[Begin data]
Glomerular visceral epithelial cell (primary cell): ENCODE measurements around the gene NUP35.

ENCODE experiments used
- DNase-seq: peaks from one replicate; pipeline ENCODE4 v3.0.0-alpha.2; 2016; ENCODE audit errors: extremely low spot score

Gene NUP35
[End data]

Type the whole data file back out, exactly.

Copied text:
Glomerular visceral epithelial cell (primary cell): ENCODE measurements around the gene NUP35.

ENCODE experiments used
- DNase-seq: peaks from one replicate; pipeline ENCODE4 v3.0.0-alpha.2; 2016; ENCODE audit errors: extremely low spot score

Gene NUP35